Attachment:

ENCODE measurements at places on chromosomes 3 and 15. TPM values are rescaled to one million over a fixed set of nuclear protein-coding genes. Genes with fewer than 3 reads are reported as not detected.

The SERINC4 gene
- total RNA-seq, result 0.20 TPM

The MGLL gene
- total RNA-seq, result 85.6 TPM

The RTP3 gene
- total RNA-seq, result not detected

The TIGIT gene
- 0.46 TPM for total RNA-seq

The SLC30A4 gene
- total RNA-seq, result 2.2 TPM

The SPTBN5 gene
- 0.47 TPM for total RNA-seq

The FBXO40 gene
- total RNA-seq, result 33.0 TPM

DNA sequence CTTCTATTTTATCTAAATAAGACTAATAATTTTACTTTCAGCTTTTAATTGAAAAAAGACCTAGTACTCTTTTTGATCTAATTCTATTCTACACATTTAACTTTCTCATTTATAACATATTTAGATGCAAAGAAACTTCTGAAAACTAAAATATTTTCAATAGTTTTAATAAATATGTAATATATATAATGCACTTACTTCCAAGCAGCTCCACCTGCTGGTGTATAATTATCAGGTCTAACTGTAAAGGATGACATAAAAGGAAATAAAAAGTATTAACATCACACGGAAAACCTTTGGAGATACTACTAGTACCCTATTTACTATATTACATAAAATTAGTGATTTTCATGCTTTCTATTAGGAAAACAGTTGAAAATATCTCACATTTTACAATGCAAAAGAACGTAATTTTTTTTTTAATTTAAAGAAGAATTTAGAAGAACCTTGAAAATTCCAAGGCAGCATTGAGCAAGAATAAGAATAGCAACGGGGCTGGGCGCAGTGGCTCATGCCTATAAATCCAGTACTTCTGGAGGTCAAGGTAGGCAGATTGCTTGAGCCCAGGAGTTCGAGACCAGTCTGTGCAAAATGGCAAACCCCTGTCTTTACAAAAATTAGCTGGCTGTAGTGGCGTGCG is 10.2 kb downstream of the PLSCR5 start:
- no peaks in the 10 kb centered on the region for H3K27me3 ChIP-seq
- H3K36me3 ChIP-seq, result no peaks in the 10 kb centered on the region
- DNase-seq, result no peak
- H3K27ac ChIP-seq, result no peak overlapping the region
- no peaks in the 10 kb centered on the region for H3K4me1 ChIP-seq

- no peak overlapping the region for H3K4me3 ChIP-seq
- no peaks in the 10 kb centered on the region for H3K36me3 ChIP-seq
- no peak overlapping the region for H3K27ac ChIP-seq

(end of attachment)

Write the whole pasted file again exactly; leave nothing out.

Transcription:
ENCODE measurements at places on chromosomes 3 and 15. TPM values are rescaled to one million over a fixed set of nuclear protein-coding genes. Genes with fewer than 3 reads are reported as not detected.

The SERINC4 gene
- total RNA-seq, result 0.20 TPM

The MGLL gene
- total RNA-seq, result 85.6 TPM

The RTP3 gene
- total RNA-seq, result not detected

The TIGIT gene
- 0.46 TPM for total RNA-seq

The SLC30A4 gene
- total RNA-seq, result 2.2 TPM

The SPTBN5 gene
- 0.47 TPM for total RNA-seq

The FBXO40 gene
- total RNA-seq, result 33.0 TPM

DNA sequence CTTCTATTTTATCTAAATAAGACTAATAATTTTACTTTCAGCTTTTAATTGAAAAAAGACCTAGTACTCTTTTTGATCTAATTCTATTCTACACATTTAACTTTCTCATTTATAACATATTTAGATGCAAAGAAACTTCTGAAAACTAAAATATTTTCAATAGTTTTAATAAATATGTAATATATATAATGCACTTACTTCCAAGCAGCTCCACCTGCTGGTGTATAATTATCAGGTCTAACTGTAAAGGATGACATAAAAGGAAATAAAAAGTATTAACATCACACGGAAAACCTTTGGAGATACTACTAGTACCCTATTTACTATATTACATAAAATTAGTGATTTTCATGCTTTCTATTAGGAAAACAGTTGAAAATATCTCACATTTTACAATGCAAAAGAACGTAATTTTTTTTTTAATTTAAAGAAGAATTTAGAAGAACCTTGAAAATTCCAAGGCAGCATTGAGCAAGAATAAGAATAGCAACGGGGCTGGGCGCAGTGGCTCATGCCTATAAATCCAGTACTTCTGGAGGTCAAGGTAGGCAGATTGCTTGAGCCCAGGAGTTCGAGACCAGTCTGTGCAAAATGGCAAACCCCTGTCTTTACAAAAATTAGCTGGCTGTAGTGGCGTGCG is 10.2 kb downstream of the PLSCR5 start:
- no peaks in the 10 kb centered on the region for H3K27me3 ChIP-seq
- H3K36me3 ChIP-seq, result no peaks in the 10 kb centered on the region
- DNase-seq, result no peak
- H3K27ac ChIP-seq, result no peak overlapping the region
- no peaks in the 10 kb centered on the region for H3K4me1 ChIP-seq

- no peak overlapping the region for H3K4me3 ChIP-seq
- no peaks in the 10 kb centered on the region for H3K36me3 ChIP-seq
- no peak overlapping the region for H3K27ac ChIP-seq